In Many Democracies, Disinformation Targets the Most Vulnerable

People of colour and members of other historically marginalized groups are often faced with organized lying about elections and civic life.

July 18, 2022
Spanish-language stickers are seen on Election Day at South Philadelphia High School, in Philadelphia, Pennsylvania, November 3, 2020. (Rachel Wisniewski/REUTERS)

The US House Select Committee hearings into the January 6, 2021, insurrection in Washington, DC, continue to make it very clear just how central deception, coercion and subterfuge were to the Trump administration’s political tool kit. Not only did the former US president constantly trade in falsehoods himself, he expected those around him to do the same. He effectively created an administrative information system reliant upon, and defined by, lies.

Really, this comes as no surprise. A great deal of research and journalism has revealed that disinformation — the purposeful spread of false information — was a pillar of Donald Trump’s political stratagem long before he began to erroneously contest the outcome of the 2020 US election. Nor is the problem unique to the United States: propaganda dependent on so-called “alternative facts” has also proved to be a hallmark of once-burgeoning democratic governments in Brazil, India, Mali, the Philippines and Turkey.

In Electoral Confusion, a new report commissioned by Protect Democracy, my colleagues Mark Kumleben, Katie Joseff and I argue that disinformation has become less of an ephemeral topic du jour and more of a structural problem in the United States. Similar research in other countries reveals a concerning parallel shift toward the institutionalization of falsehoods in democracies around the world.

At the same time, both my team’s research and others’ work reveal that communities of colour and other historically marginalized groups are often the targets of organized lying about elections and civic life. We found that minority groups across the battleground states of Arizona, Georgia and Wisconsin face a constant barrage of top-down false information about voting procedures, social issues and politics in general.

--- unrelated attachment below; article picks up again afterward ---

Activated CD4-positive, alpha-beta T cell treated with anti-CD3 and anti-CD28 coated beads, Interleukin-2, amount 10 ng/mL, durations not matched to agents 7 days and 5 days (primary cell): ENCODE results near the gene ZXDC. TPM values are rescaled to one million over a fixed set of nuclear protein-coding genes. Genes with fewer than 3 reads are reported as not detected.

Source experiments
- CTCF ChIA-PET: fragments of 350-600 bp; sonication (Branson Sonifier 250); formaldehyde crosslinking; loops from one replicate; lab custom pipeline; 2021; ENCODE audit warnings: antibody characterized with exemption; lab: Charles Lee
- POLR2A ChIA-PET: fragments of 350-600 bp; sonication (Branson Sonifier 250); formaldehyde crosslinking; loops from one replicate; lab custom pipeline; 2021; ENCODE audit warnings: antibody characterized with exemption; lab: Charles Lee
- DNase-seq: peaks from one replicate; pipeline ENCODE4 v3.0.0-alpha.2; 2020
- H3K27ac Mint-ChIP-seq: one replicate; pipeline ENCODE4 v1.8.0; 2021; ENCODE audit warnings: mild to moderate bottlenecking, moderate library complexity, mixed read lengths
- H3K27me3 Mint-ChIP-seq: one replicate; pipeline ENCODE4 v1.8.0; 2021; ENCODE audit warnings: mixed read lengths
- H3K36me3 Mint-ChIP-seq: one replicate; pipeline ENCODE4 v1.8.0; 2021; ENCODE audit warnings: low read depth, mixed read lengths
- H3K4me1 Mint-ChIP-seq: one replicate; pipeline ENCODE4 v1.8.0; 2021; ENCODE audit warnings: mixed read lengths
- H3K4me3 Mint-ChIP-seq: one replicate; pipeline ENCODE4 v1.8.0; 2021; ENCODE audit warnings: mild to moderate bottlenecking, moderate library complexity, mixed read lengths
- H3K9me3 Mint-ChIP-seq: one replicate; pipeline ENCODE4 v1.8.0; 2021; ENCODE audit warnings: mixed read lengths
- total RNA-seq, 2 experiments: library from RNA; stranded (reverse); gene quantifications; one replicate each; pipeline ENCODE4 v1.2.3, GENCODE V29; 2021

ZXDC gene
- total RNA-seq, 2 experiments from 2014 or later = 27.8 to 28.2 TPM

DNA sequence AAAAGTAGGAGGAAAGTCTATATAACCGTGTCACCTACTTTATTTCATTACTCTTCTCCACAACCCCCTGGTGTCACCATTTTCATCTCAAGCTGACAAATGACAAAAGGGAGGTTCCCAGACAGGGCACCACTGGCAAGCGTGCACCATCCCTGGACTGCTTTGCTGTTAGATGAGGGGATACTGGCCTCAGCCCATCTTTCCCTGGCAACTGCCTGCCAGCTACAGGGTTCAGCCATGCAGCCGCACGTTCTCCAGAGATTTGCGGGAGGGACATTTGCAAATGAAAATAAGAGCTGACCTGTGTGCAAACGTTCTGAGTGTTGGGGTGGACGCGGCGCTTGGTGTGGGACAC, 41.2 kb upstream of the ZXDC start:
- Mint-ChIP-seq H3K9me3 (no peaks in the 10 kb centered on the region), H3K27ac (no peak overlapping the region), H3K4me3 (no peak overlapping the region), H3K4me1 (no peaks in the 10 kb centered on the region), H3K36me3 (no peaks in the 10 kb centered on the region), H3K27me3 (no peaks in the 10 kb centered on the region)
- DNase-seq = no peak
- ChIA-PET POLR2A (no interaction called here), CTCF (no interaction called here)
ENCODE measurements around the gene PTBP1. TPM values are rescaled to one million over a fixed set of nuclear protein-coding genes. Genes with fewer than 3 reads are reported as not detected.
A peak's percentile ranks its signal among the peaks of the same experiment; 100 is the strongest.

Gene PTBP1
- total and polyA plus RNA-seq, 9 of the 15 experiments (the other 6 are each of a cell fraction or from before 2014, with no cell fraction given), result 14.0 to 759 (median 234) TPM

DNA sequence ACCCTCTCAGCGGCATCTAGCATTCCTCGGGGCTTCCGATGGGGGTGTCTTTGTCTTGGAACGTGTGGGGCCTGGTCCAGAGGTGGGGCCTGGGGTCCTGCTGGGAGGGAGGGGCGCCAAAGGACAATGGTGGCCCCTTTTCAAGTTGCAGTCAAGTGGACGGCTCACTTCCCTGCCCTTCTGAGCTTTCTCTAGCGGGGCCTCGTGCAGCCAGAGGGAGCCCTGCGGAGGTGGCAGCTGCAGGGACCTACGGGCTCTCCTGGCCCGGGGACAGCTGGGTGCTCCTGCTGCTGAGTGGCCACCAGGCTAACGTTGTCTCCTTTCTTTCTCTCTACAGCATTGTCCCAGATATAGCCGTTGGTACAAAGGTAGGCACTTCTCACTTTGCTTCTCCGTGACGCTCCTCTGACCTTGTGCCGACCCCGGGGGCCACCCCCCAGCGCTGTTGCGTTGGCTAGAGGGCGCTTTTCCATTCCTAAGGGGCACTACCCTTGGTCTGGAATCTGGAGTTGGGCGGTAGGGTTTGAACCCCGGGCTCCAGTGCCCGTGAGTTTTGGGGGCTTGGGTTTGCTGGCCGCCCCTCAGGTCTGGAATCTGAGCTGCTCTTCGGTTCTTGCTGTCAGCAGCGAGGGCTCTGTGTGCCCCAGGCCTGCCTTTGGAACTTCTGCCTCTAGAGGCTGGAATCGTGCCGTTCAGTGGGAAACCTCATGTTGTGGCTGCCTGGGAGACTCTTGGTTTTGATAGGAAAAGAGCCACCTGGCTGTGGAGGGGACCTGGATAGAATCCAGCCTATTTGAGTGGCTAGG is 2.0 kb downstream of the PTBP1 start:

We define structural disinformation as “systemic issues related to the broader information environment, born out of long-term efforts to control minority groups’ access to and understandings of the country’s electoral and media systems.” In the United States, such efforts are inarguably related to Trump and his confederates’ efforts to undermine US democracy in order to hold on to power. Crucially, though, they are also deeply rooted in prior, historical, attempts to alter voting laws, electoral maps and — more broadly — public opinion, in such a way as to promote fiction over fact and confusion over clarity.

Much the same is true in other democracies that have fallen prey to politicians and political organizations that build their platforms on deception. Structural disinformation is a recipe for disaster for any country that depends on governance via the people, because, as the experts we interviewed for our study point out, it “creates a generalized atmosphere of distrust and disengagement.” That atmosphere, in turn, is tied to low voter turnout, a decrease in people’s trust in their country’s institutions and the alienation of critical swaths of the electorate.

As we reported in Electoral Confusion, in the United States there are several key problems at the centre of structural disinformation:

  • Critical voting information — such as registration requirements, basic electoral processes and poll locations — is often unavailable, and the information that is available is sometimes deliberately false, misleading or incomplete.
  • The lack of quality, accessible voting information and resources in languages other than English leaves immigrant and diaspora communities especially vulnerable to dis- and misinformation.
  • When disinformation actors target communities of colour, they use both online and traditional media to spread falsehoods and sow uncertainty.
  • Voters across all communities studied are demoralized by both general concerns about US politics and specific structural barriers to participation.